TheSharedScreen’s scorching new Zoom production of Tape — the 1999 play turned 2001 indie film starring Ethan Hawke and Uma Thurman — is a successful experiment in embracing the present virtual reality of theater.
With playwright Stephen Belber’s permission, Tape was adapted by Neal Davidson specifically for the Zoom platform. Instead of a meetup in a motel room with three old friends, as the original script dictates, this production is framed as an actual video call.
Tape is a conversation between two, and then three, high school friends on the occasion of Jon’s return to town for a film festival. From the beginning, the interaction between Jon (Neal Davidson) and Vince (Travis Schweiger) crackles with old resentments lurking just beneath the surface of polite conversation. But in short order, a much darker memory emerges, and Jon realizes Vince has a very serious agenda behind this seemingly innocuous catchup.
As in a real video call, the three actors address each other by looking directly into their screens, and we the audience are forced into “dramatic betweenness” — a theatrical term of art introduced by Neil Davidson, whose class, John Dapolito’s Master Class for the Working Actor, was the crucible in which this performance was forged.
Dapolito, who also directed, avoided a major downfall of many Zoom productions: excessive stillness — as when actors sit in their respective Zoom boxes talking but not moving and I struggle to stay awake in front of my own screen. On the contrary, Dapolito hardly allows his actors to sit still physically, emotionally, or vocally. This variation — different notes hit at different times — makes for a dynamic visual tableau and compelling storytelling.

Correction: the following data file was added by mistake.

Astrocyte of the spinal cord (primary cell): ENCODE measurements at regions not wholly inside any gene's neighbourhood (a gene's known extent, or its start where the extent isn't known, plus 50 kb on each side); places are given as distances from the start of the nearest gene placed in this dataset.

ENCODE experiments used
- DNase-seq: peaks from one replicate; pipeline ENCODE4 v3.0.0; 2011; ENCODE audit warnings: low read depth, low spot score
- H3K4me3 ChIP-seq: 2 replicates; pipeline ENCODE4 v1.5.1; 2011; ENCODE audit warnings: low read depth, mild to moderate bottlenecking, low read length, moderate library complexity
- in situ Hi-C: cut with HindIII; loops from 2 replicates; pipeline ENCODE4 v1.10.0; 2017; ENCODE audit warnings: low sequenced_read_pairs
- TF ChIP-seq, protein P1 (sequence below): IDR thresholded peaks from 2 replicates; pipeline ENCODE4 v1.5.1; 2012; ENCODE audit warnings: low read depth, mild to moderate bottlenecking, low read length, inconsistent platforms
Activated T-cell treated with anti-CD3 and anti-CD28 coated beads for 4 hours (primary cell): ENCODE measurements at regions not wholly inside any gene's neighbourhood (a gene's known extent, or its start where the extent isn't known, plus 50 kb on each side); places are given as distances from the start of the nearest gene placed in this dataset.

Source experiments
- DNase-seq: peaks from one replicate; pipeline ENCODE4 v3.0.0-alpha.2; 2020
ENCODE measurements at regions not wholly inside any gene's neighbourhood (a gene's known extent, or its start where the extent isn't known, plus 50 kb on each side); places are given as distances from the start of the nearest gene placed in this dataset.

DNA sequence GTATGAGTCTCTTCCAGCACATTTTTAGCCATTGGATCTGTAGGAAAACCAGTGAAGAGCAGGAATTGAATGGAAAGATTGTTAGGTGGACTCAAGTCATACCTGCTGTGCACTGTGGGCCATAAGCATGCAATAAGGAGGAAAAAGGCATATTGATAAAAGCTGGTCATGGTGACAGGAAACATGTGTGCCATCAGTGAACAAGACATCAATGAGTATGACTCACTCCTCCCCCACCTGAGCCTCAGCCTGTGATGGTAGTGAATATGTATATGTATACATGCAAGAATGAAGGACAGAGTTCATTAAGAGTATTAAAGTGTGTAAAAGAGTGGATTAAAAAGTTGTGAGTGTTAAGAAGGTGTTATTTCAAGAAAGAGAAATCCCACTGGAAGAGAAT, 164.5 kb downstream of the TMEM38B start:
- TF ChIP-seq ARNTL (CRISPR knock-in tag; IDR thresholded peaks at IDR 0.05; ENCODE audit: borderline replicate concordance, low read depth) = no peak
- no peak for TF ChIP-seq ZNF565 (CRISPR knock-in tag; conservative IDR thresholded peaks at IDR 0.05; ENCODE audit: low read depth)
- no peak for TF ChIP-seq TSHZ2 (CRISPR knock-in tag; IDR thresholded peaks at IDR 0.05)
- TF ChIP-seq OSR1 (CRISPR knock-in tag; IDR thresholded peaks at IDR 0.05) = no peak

As Jon, Neal Davidson is believable as an intelligent, self-righteous aspiring filmmaker. Although Jon starts out the play perched firmly on the moral high ground, the tables are quickly turned when his old flame, Amy (Chelsea J. Smith), unexpectedly joins the call. Smith also delivers a solid performance, perfectly playing the part of the bright and cheery young professional…but also betraying something darker and angrier lurking behind Amy’s eyes.
However, the undisputed engine of the show is Travis Schweiger as Vince, a twitchy, drugged-up, firefighter-cum-pot dealer who, unbeknownst to John, has a very specific agenda behind this friendly catchup with his “oldest friend.”
Early on in the production, Vince reveals that his ex-girlfriend broke up with him because “she says I have violent tendencies.” Throughout the performance (which is live), it’s hard not to keep darting one’s eyes over to Vince’s side of the screen, as though he may act on one of those violent tendencies. Schweiger is a very compelling physical performer, utilizing every square inch of his Zoom box as his coked-out self jumps and jives all over the place, his body vibrating with suppressed emotion.
By adapting Tape so that Zoom is integrated into the piece from the bottom up, Davidson normalizes the format, effectively rendering the video call platform, such an encumbrance in other pandemic pieces, almost invisible. By making the format incidental to the piece, Davidson allows the keen writing and brilliant performances to shine without being upstaged by this weird new medium.
Essentially, Tape succeeds because of the basics — good writing and good acting. Together, under the superb direction of John Dapolito, these elements create a tense atmosphere that I squirmed to escape and yet was sad to leave when it ended.
Running Time: About 90 minutes, plus open-ended live talkback.
Tape presented live by TheSharedScreen performs next at 8 pm ET Friday and Saturday February 19–20, 2021. Lobby opens at 7:30 pm ET. No intermission, 90 minutes. Live talkback follows. Tickets, which are free, are available online.
Written by Stephen Belber
Directed by John Dapolito
Adapted by Neal Davidson
With Neal Davidson (Jon), Travis Schweiger (Vince), and Chelsea J. Smith (Amy)
Presented by TheSharedScreen
Producer: Neal Davidson
Assistant Producer: Kristen Noriega
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